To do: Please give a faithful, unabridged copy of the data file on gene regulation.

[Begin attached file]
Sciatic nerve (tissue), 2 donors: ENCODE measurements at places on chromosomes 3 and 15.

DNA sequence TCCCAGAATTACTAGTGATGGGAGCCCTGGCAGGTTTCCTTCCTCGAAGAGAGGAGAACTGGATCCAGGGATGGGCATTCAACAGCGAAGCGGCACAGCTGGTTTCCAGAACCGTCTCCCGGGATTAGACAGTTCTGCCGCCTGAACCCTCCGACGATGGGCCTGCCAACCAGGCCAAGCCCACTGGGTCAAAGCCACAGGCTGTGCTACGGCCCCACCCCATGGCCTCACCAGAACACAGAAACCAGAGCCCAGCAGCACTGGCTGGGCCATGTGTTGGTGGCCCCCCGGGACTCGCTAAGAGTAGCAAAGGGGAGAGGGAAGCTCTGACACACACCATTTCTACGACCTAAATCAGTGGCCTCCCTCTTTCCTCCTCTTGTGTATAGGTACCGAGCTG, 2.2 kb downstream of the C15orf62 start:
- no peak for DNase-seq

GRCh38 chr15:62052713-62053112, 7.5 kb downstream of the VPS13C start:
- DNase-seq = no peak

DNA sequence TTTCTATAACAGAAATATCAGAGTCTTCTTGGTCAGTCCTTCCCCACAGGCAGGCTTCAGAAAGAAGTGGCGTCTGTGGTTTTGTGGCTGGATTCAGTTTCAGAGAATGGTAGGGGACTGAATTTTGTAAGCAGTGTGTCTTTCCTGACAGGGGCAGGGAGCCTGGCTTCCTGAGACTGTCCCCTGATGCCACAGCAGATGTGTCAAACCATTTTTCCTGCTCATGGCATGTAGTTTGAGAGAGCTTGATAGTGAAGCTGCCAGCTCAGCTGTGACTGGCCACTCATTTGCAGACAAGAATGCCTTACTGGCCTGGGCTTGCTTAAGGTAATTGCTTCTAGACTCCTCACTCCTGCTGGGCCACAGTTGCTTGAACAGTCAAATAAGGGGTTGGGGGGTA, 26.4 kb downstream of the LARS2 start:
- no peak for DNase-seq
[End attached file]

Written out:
Sciatic nerve (tissue), 2 donors: ENCODE measurements at places on chromosomes 3 and 15.

DNA sequence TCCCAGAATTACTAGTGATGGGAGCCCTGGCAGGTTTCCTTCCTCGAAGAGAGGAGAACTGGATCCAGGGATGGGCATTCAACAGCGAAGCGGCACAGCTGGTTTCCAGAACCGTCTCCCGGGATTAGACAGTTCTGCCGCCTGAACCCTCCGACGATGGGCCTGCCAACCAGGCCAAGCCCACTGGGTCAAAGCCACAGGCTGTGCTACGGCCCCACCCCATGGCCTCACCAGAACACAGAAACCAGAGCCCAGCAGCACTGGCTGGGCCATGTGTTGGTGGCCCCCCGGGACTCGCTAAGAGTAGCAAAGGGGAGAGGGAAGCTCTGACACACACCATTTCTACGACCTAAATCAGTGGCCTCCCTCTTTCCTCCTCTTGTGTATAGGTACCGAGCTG, 2.2 kb downstream of the C15orf62 start:
- no peak for DNase-seq

GRCh38 chr15:62052713-62053112, 7.5 kb downstream of the VPS13C start:
- DNase-seq = no peak

DNA sequence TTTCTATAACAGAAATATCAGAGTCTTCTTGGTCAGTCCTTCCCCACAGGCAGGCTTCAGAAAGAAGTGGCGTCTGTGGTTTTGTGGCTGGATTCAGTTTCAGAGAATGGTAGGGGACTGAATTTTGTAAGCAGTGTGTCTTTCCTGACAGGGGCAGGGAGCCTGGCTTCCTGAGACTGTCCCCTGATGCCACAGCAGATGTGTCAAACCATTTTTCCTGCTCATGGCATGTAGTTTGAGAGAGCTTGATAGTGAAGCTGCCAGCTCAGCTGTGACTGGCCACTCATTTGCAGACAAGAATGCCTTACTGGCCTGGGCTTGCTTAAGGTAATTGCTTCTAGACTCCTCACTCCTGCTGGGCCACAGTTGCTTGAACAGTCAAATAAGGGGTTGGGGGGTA, 26.4 kb downstream of the LARS2 start:
- no peak for DNase-seq